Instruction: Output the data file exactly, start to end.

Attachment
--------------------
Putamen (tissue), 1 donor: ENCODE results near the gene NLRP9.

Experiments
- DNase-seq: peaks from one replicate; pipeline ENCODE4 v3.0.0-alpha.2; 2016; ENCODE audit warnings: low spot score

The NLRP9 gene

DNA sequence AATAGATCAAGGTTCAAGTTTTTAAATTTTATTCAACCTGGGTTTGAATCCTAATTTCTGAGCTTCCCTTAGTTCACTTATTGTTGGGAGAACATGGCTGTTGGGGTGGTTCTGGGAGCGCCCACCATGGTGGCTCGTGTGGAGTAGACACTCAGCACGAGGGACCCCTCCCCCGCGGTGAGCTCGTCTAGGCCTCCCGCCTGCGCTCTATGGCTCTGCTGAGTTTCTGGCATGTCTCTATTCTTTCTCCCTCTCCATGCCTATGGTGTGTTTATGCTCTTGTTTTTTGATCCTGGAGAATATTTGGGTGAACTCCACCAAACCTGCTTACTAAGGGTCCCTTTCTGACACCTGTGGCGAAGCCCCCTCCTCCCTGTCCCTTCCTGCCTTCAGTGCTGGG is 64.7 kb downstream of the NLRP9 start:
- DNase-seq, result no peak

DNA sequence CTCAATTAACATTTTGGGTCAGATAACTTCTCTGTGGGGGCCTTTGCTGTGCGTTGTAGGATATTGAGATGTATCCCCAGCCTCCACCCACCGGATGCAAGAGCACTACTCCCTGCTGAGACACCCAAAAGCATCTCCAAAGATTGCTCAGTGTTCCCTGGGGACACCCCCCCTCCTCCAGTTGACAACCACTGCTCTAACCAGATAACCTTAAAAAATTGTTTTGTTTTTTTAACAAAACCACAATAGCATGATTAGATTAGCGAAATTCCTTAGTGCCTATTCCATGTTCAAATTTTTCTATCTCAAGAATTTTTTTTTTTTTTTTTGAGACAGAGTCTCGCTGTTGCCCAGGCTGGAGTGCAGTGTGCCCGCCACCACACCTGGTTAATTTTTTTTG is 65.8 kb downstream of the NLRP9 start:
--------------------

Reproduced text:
Putamen (tissue), 1 donor: ENCODE results near the gene NLRP9.

Experiments
- DNase-seq: peaks from one replicate; pipeline ENCODE4 v3.0.0-alpha.2; 2016; ENCODE audit warnings: low spot score

The NLRP9 gene

DNA sequence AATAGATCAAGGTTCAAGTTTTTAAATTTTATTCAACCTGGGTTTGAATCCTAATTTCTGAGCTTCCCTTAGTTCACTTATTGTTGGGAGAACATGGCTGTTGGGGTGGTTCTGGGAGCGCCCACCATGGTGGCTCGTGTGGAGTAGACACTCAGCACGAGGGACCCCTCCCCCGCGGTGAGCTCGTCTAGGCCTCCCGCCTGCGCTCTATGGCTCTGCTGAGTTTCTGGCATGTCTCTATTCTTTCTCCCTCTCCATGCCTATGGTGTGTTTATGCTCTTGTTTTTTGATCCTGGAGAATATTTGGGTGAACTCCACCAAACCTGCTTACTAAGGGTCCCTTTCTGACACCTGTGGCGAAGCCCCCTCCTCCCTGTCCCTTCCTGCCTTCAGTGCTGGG is 64.7 kb downstream of the NLRP9 start:
- DNase-seq, result no peak

DNA sequence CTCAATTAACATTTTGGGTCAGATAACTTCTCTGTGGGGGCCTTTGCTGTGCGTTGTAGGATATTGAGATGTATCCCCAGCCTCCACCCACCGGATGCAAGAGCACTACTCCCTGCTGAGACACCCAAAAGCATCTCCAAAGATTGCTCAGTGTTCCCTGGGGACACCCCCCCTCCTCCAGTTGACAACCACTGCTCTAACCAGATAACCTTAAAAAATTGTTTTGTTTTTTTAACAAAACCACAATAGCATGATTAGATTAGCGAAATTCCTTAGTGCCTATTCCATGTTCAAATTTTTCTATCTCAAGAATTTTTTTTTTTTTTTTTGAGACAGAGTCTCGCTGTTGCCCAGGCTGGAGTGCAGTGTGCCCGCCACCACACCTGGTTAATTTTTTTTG is 65.8 kb downstream of the NLRP9 start: